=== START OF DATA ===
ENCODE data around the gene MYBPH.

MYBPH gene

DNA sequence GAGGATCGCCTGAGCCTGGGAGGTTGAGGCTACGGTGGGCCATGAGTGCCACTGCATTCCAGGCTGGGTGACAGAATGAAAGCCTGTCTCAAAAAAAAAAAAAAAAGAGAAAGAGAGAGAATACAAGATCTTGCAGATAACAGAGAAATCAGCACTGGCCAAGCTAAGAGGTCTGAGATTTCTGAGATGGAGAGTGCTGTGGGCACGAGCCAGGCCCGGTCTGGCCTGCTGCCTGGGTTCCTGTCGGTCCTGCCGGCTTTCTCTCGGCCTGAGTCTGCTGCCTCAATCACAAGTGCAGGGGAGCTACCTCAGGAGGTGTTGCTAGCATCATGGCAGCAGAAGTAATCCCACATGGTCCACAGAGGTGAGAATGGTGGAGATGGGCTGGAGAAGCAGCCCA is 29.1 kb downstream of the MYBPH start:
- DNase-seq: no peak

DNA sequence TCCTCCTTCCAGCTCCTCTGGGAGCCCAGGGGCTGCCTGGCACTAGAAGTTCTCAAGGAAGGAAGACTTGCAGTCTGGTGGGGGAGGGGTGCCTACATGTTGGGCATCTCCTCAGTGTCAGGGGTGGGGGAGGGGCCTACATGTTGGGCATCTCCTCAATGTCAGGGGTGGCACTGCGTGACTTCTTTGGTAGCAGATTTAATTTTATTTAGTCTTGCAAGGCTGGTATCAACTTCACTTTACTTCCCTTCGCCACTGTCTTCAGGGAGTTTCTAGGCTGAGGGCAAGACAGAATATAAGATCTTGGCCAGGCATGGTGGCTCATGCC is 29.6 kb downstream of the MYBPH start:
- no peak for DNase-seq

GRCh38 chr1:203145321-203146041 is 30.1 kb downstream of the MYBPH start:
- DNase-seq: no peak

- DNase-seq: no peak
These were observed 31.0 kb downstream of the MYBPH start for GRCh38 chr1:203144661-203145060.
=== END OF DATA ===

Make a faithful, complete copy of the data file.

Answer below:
ENCODE data around the gene MYBPH.

MYBPH gene

DNA sequence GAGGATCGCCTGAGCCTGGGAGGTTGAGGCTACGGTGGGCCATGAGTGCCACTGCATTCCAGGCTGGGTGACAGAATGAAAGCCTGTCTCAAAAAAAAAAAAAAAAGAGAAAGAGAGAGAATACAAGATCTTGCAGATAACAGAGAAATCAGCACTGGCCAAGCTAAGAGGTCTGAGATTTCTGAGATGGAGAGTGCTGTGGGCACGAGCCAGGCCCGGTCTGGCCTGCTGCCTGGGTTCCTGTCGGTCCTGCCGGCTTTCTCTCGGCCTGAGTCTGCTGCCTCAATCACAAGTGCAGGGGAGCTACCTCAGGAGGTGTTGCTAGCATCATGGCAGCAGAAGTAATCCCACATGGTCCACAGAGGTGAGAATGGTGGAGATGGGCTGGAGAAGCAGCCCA is 29.1 kb downstream of the MYBPH start:
- DNase-seq: no peak

DNA sequence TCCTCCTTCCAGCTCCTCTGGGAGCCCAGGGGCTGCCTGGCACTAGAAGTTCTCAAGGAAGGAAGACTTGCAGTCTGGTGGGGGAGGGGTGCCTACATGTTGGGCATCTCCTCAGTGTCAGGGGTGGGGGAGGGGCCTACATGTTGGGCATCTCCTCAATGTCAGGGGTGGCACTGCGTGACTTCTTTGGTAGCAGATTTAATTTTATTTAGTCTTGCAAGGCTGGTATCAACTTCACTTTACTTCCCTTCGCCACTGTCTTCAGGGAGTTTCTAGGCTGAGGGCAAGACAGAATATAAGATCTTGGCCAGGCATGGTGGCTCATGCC is 29.6 kb downstream of the MYBPH start:
- no peak for DNase-seq

GRCh38 chr1:203145321-203146041 is 30.1 kb downstream of the MYBPH start:
- DNase-seq: no peak

- DNase-seq: no peak
These were observed 31.0 kb downstream of the MYBPH start for GRCh38 chr1:203144661-203145060.